Companies create planning budgets in order to forecast their financial position for some period in the future. This type of budget is referred to as a master or static budget. After the period has passed, a flexible budget can be constructed that shows the difference between projected and actual revenue and costs.
A flexible budget model, which is used to create a flexible budget, consists of formulas that generate expected costs based on assumptions used to create the master budget. Any difference between the flexible budget and actual costs and revenue is referred to as a flexible budget variance.
Video of the Day
Types of Flexible Budget Variances
There are two main reasons for a company's actual performance to be different from the master budget forecast: differences in spending and differences in revenue activity, which often is based on sales volume. To understand differences in spending, or costs, these flexible budget formulas are used:
- Per-unit variable cost – the cost to produce a single unit.
- Per-unit revenue – the amount charged per unit.
- Total fixed cost – a fixed amount added to the budget regardless of the number of units produced or sales activity.
A master budget is rarely perfect. When actual costs are known, problems with the master budget can be found and analyzed by comparing figures obtained using the flexible budget formulas to actual costs. Any difference found is referred to as a spending variance, while a difference between the volume of sales in the master budget and the actual sales volume is an activity variance. Spending variances help explain how changes to the selling price per unit, variable cost per unit and total fixed costs affected revenue. Activity variances can help explain how revenue was affected by changes in sales volume.
Flexible Budget Formula Example
As an example, take a company with a master budget that projects production of 10,000 units. It turns out that 2,000 more units were produced than expected, for an actual total of 12,000 units. That number can be plugged into a flexible budget formula to make adjustments to the forecasts for sales and revenue due to the change in volume. So, if the flexible budget predicts that the total cost to produce 10,000 units is $50,000, then the cost to produce 12,000 units should be $60,000.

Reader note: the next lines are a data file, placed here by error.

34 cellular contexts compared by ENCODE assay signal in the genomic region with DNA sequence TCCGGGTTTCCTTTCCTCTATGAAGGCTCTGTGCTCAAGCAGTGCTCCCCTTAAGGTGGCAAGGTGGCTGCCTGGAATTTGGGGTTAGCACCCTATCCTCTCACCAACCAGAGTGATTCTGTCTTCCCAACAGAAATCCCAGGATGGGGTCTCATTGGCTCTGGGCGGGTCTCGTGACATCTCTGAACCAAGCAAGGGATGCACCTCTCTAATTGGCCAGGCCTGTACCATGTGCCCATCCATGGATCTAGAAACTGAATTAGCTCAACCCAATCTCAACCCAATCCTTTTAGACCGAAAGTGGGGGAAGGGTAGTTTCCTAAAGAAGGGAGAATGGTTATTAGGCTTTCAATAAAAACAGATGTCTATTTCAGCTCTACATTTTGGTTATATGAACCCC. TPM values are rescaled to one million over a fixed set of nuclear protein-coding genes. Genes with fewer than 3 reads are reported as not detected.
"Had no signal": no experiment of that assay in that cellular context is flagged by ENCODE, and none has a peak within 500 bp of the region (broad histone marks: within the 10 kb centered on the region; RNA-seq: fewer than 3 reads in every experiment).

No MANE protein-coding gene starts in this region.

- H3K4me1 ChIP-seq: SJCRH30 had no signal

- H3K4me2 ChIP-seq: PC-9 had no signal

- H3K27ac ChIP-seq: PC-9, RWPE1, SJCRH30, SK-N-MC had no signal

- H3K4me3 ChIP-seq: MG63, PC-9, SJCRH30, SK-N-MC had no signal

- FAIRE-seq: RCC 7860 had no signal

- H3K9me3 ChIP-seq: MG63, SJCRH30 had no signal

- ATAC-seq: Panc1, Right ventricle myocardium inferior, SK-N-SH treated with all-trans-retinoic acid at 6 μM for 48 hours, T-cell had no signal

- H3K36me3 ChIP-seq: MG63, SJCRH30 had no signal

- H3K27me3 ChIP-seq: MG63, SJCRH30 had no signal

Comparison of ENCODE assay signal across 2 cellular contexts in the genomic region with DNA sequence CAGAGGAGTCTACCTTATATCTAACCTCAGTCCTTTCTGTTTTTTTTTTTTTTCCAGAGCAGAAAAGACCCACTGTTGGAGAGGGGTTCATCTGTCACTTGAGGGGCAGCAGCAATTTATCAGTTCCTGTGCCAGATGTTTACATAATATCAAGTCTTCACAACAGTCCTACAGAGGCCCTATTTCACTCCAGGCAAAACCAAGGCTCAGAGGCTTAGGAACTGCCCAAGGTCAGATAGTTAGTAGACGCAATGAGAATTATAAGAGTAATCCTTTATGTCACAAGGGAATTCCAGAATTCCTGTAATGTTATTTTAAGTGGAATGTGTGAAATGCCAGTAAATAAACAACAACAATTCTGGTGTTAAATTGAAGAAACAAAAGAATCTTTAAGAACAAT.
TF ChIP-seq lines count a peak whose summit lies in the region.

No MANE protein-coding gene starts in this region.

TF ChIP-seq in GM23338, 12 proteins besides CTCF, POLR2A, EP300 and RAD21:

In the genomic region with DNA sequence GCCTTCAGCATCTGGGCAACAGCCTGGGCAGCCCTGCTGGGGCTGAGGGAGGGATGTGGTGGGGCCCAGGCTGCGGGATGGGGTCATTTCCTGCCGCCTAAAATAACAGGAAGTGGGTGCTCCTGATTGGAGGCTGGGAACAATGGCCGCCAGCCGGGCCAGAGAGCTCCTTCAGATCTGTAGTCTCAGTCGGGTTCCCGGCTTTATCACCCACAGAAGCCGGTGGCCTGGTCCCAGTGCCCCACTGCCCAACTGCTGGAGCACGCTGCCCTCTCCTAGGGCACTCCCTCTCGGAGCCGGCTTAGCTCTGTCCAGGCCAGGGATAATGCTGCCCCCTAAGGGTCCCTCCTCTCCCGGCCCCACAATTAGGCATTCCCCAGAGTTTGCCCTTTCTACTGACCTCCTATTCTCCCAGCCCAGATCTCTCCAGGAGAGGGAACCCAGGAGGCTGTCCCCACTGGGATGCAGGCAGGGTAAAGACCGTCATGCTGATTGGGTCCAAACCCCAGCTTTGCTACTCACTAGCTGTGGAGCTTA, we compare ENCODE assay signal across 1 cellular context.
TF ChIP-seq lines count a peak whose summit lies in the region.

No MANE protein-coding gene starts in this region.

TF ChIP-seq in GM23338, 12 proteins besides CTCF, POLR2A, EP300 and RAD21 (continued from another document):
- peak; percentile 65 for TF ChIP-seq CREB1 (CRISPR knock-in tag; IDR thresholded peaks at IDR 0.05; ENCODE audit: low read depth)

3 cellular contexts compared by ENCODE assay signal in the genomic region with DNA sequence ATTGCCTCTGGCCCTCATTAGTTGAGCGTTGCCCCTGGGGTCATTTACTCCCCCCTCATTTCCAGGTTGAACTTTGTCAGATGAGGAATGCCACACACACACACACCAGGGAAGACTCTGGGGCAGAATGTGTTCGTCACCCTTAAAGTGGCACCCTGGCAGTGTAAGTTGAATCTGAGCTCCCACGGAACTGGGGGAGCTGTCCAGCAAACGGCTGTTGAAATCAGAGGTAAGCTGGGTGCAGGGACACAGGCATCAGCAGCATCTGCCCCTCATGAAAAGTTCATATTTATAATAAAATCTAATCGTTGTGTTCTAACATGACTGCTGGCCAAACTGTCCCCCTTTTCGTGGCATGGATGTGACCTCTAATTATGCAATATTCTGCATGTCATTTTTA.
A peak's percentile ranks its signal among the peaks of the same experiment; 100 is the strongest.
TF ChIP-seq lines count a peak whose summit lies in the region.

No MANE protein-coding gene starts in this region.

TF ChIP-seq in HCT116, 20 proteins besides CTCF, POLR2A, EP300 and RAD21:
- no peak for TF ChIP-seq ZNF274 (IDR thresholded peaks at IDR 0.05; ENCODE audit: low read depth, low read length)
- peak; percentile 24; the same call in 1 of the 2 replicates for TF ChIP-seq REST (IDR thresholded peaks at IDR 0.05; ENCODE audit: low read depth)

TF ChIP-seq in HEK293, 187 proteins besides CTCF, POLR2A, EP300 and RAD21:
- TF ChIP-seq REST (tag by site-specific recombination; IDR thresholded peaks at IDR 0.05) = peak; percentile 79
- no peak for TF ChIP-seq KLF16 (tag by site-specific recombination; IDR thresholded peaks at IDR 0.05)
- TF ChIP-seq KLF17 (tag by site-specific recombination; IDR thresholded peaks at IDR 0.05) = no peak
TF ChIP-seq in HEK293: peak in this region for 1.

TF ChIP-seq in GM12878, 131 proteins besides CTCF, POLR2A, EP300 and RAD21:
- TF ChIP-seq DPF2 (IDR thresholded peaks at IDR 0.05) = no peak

If the company finds that its actual expense to produce the 12,000 units was $75,000, there is a $15,000 spending variance. It could represent a cost overrun or it could be due to a variable cost that was estimated as fixed. This is an unfavorable variance because the actual cost is greater than expected at the actual activity level.
A favorable variance occurs when the actual cost is less than the expected cost at the actual level of activity. The flexible budget formula provides a way to compute expected costs at different levels of activity in order to make meaningful comparisons.
Preparing a Flexible Budget
An understanding of how a company's revenue and costs are affected when activity changes within a specific time period is required to prepare a flexible budget based on a master budget. From this understanding, formulas are created that capture cost and revenue behavior in the master budget. Before costs can be added in, they should be classified correctly as variable or fixed.
When the actual number of units produced and sold is known, they can be plugged into the flexible budget formulas. The results are the flexible budget, which can be directly compared to actual costs. Variances are calculated by looking at differences between the two. The advantage of comparing actual results to the flexible budget is that it helps pinpoint inaccuracies in the master budget.